Green and Black Poison Dart Frog
Green and Black poison dart frogs are small amphibians about 4 cm (1.5 inches) long. They have poison glands on the surface of their body, and toxins are produced by their diet in the wild. Their bright colors and bold markings are believed to discourage predators.
Range & Habitat
Green and Black poison dart frogs are found on the floor of rainforests in Central America from Nicaragua to Costa Rica. They prefer locations near small streams or pools.
In the Wild – Adult frogs eat spiders, ants, termites, beetles, mites; tadpoles eat rotifers, protozoans, woody detritus, other tadpoles.
At the Zoo: Adults: pinhead crickets, wingless fruit flies; tadpoles receive crushed, flaked fish food and algae.
Fun Facts about the Green and Black Poison Dart Frog
- Poison dart frogs are also known as poison arrow frogs. They get this name because hunters living in the rainforest traditionally used the frogs’ skin toxins on their darts and arrows. Some frogs are more poisonous than others. The toxins come from the ants or other insects they eat in the wild. Captive-bred poison dart frogs are not toxic due to their different diet.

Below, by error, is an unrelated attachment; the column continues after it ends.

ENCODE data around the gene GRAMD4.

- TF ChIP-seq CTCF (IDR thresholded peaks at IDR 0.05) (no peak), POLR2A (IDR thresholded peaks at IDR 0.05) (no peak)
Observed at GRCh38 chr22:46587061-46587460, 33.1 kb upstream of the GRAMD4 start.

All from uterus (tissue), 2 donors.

- There are over 100 different species of poison dart frogs.
Sante Fe Community College Teaching Zoo, (n.d.). Meet the animals: green and black poison arrow frog. Retrieved Oct. 01, 2005, from Sante Fe Community College Teaching Zoo Web site: http://inst.sfcc.edu/~zoo/arrowfr.htm.
Schafer, R. 1999. “Dendrobates auratus” (on-line), Animal Diversity Web. Accessed October 28, 2005 at http://animaldiversity.ummz.umich.edu/site/accounts/information/Dendrobates_auratus.html.
Walls, J. (1994). Jewels of the rainforest -- poison frogs of the family dendrobatidae. Neptune City, NJ: T.F.H. Publications, Inc.